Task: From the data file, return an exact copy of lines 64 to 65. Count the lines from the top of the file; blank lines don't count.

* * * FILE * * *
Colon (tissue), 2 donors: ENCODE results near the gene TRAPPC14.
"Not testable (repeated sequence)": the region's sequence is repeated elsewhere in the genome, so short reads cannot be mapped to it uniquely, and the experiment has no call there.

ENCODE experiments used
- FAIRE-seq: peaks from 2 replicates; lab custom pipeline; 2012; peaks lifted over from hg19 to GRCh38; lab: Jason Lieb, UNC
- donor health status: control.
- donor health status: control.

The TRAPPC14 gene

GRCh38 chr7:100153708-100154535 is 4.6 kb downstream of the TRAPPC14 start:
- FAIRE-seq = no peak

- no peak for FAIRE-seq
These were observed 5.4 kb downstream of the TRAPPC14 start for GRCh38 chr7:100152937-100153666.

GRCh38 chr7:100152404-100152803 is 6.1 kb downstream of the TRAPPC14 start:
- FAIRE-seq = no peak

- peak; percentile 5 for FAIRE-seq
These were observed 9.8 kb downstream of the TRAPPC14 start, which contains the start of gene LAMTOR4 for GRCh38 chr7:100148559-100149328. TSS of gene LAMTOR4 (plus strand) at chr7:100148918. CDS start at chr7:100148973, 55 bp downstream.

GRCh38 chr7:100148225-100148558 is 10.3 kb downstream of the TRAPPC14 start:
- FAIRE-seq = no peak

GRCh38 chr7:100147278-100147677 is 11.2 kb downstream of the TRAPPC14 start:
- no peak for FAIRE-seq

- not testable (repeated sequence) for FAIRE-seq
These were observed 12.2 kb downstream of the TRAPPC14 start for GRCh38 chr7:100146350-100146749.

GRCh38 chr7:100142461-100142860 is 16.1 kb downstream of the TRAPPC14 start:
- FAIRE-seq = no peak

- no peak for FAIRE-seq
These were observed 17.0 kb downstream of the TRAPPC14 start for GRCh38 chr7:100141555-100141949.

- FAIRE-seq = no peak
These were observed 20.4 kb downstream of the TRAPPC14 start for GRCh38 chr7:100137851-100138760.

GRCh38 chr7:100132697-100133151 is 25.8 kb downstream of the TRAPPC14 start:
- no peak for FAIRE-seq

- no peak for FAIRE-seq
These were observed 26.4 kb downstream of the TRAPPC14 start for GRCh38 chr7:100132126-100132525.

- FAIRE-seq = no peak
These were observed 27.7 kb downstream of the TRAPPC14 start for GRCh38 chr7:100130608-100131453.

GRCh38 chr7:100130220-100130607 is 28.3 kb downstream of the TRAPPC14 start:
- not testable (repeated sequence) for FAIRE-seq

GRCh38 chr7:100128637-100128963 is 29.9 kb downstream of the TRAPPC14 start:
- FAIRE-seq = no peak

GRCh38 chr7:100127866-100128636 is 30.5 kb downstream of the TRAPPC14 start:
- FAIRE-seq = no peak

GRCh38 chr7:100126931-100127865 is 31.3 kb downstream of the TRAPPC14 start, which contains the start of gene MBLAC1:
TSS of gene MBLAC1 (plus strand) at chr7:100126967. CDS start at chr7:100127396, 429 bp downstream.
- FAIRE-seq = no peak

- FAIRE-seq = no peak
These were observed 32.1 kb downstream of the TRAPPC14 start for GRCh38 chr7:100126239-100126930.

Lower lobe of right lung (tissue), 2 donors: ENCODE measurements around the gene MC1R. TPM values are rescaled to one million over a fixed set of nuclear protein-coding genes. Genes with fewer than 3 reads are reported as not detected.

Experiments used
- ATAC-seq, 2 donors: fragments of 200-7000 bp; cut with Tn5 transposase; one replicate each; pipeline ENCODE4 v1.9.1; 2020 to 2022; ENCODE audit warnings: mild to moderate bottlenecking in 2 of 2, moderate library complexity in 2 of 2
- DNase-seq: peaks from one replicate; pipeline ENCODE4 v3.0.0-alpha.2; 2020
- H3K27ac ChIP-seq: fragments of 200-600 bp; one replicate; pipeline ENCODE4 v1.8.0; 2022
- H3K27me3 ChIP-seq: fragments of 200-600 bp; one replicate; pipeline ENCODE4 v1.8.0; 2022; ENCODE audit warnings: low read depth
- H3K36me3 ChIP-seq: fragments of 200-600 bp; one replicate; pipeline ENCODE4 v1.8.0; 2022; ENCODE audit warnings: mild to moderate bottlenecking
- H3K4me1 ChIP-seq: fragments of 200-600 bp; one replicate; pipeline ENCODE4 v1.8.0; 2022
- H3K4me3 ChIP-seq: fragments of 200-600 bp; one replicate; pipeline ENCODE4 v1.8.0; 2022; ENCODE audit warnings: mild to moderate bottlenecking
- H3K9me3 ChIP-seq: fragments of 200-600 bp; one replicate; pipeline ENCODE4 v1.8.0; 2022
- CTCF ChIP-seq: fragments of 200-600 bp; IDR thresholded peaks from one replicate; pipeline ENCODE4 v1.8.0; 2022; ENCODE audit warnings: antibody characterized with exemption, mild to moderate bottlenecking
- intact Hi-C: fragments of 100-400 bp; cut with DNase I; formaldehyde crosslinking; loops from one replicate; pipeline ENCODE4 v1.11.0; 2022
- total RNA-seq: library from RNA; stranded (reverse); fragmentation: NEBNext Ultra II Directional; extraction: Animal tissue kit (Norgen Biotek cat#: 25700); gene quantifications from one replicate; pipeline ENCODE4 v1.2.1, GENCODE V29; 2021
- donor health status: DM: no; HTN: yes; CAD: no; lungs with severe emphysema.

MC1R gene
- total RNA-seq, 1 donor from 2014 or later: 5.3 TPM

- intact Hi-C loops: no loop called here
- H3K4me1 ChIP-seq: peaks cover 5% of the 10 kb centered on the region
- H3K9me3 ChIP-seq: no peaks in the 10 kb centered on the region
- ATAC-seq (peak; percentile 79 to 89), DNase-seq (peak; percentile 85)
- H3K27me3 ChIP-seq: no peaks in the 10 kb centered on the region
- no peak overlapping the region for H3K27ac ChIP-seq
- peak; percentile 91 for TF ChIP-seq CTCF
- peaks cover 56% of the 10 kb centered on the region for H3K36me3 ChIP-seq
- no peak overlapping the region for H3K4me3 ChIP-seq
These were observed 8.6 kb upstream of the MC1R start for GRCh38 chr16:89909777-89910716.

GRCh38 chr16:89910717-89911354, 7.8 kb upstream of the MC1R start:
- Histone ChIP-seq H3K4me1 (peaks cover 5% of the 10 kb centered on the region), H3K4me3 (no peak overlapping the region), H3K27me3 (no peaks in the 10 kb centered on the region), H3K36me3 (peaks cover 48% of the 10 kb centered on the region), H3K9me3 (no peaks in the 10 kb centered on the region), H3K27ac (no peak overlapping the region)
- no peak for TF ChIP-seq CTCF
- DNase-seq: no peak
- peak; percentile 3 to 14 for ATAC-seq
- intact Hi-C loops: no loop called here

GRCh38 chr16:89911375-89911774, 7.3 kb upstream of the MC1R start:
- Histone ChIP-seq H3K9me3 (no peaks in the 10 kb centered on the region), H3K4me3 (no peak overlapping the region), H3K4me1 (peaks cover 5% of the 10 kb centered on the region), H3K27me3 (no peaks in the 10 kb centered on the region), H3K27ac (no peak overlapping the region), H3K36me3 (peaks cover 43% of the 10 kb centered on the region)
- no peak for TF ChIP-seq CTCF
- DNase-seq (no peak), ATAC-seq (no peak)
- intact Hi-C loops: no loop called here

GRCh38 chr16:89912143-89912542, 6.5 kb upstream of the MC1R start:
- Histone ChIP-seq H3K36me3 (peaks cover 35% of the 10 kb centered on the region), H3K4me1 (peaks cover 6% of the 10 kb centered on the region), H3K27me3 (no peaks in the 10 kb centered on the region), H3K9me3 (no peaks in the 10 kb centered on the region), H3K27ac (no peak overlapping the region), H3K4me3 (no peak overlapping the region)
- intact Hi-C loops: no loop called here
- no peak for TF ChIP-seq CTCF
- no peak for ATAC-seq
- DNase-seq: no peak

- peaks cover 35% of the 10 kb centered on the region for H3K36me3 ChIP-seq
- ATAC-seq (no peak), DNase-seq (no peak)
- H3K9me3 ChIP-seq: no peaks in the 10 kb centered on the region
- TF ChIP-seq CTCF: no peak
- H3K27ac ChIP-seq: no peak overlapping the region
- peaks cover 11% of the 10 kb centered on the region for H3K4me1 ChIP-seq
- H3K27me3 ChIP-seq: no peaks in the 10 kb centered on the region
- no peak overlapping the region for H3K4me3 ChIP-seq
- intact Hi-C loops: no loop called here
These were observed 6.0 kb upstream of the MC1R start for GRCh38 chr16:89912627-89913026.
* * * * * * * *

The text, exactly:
- ATAC-seq (peak; percentile 79 to 89), DNase-seq (peak; percentile 85)
- H3K27me3 ChIP-seq: no peaks in the 10 kb centered on the region